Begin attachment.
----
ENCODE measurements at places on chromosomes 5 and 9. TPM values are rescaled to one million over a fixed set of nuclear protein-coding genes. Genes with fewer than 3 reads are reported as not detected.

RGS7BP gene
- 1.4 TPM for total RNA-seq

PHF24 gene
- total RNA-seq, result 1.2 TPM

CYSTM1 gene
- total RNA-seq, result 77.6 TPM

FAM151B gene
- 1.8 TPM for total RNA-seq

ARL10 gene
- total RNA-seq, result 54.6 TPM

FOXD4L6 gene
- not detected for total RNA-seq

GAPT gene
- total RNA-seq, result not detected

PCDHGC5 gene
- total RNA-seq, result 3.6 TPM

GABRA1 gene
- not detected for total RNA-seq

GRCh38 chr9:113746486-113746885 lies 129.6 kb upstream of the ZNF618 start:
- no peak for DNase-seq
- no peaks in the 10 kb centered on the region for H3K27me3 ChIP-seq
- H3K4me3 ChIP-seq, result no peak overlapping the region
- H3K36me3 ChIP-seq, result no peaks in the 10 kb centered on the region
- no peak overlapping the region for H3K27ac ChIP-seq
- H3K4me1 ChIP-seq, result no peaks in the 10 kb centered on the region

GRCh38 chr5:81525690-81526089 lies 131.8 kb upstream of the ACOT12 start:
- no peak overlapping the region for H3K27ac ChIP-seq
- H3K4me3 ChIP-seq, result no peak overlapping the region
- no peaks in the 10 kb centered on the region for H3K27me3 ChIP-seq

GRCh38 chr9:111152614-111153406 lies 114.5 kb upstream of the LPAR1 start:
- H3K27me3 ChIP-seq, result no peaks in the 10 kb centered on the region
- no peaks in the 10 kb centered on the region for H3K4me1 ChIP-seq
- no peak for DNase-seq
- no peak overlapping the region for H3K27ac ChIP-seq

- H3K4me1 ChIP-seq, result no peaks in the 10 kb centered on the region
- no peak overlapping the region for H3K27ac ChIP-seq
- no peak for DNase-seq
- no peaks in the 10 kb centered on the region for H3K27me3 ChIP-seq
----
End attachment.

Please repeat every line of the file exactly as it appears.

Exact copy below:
ENCODE measurements at places on chromosomes 5 and 9. TPM values are rescaled to one million over a fixed set of nuclear protein-coding genes. Genes with fewer than 3 reads are reported as not detected.

RGS7BP gene
- 1.4 TPM for total RNA-seq

PHF24 gene
- total RNA-seq, result 1.2 TPM

CYSTM1 gene
- total RNA-seq, result 77.6 TPM

FAM151B gene
- 1.8 TPM for total RNA-seq

ARL10 gene
- total RNA-seq, result 54.6 TPM

FOXD4L6 gene
- not detected for total RNA-seq

GAPT gene
- total RNA-seq, result not detected

PCDHGC5 gene
- total RNA-seq, result 3.6 TPM

GABRA1 gene
- not detected for total RNA-seq

GRCh38 chr9:113746486-113746885 lies 129.6 kb upstream of the ZNF618 start:
- no peak for DNase-seq
- no peaks in the 10 kb centered on the region for H3K27me3 ChIP-seq
- H3K4me3 ChIP-seq, result no peak overlapping the region
- H3K36me3 ChIP-seq, result no peaks in the 10 kb centered on the region
- no peak overlapping the region for H3K27ac ChIP-seq
- H3K4me1 ChIP-seq, result no peaks in the 10 kb centered on the region

GRCh38 chr5:81525690-81526089 lies 131.8 kb upstream of the ACOT12 start:
- no peak overlapping the region for H3K27ac ChIP-seq
- H3K4me3 ChIP-seq, result no peak overlapping the region
- no peaks in the 10 kb centered on the region for H3K27me3 ChIP-seq

GRCh38 chr9:111152614-111153406 lies 114.5 kb upstream of the LPAR1 start:
- H3K27me3 ChIP-seq, result no peaks in the 10 kb centered on the region
- no peaks in the 10 kb centered on the region for H3K4me1 ChIP-seq
- no peak for DNase-seq
- no peak overlapping the region for H3K27ac ChIP-seq

- H3K4me1 ChIP-seq, result no peaks in the 10 kb centered on the region
- no peak overlapping the region for H3K27ac ChIP-seq
- no peak for DNase-seq
- no peaks in the 10 kb centered on the region for H3K27me3 ChIP-seq